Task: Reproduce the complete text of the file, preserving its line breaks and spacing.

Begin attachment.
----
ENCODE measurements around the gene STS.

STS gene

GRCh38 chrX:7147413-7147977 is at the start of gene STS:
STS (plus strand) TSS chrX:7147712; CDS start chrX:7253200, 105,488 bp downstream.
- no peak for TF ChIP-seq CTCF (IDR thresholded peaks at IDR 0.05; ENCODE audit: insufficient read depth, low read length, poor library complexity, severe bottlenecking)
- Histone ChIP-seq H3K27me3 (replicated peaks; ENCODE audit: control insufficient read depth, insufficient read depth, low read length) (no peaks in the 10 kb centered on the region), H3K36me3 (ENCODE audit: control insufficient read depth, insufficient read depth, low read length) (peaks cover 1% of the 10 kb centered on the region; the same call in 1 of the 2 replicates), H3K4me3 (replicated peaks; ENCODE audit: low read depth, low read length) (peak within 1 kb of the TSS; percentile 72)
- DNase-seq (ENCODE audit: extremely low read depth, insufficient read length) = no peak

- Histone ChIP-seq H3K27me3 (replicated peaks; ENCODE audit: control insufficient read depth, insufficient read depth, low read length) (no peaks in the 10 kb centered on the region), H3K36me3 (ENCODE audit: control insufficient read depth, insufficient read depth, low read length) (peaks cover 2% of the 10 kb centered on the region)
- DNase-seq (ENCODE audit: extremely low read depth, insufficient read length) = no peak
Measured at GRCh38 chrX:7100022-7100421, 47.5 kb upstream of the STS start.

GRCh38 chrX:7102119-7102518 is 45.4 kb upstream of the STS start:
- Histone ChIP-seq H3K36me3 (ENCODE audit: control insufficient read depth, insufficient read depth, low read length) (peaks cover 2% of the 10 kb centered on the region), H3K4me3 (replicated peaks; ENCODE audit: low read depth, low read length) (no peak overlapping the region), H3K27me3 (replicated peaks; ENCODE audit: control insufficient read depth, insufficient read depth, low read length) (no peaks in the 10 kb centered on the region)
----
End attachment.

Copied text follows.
ENCODE measurements around the gene STS.

STS gene

GRCh38 chrX:7147413-7147977 is at the start of gene STS:
STS (plus strand) TSS chrX:7147712; CDS start chrX:7253200, 105,488 bp downstream.
- no peak for TF ChIP-seq CTCF (IDR thresholded peaks at IDR 0.05; ENCODE audit: insufficient read depth, low read length, poor library complexity, severe bottlenecking)
- Histone ChIP-seq H3K27me3 (replicated peaks; ENCODE audit: control insufficient read depth, insufficient read depth, low read length) (no peaks in the 10 kb centered on the region), H3K36me3 (ENCODE audit: control insufficient read depth, insufficient read depth, low read length) (peaks cover 1% of the 10 kb centered on the region; the same call in 1 of the 2 replicates), H3K4me3 (replicated peaks; ENCODE audit: low read depth, low read length) (peak within 1 kb of the TSS; percentile 72)
- DNase-seq (ENCODE audit: extremely low read depth, insufficient read length) = no peak

- Histone ChIP-seq H3K27me3 (replicated peaks; ENCODE audit: control insufficient read depth, insufficient read depth, low read length) (no peaks in the 10 kb centered on the region), H3K36me3 (ENCODE audit: control insufficient read depth, insufficient read depth, low read length) (peaks cover 2% of the 10 kb centered on the region)
- DNase-seq (ENCODE audit: extremely low read depth, insufficient read length) = no peak
Measured at GRCh38 chrX:7100022-7100421, 47.5 kb upstream of the STS start.

GRCh38 chrX:7102119-7102518 is 45.4 kb upstream of the STS start:
- Histone ChIP-seq H3K36me3 (ENCODE audit: control insufficient read depth, insufficient read depth, low read length) (peaks cover 2% of the 10 kb centered on the region), H3K4me3 (replicated peaks; ENCODE audit: low read depth, low read length) (no peak overlapping the region), H3K27me3 (replicated peaks; ENCODE audit: control insufficient read depth, insufficient read depth, low read length) (no peaks in the 10 kb centered on the region)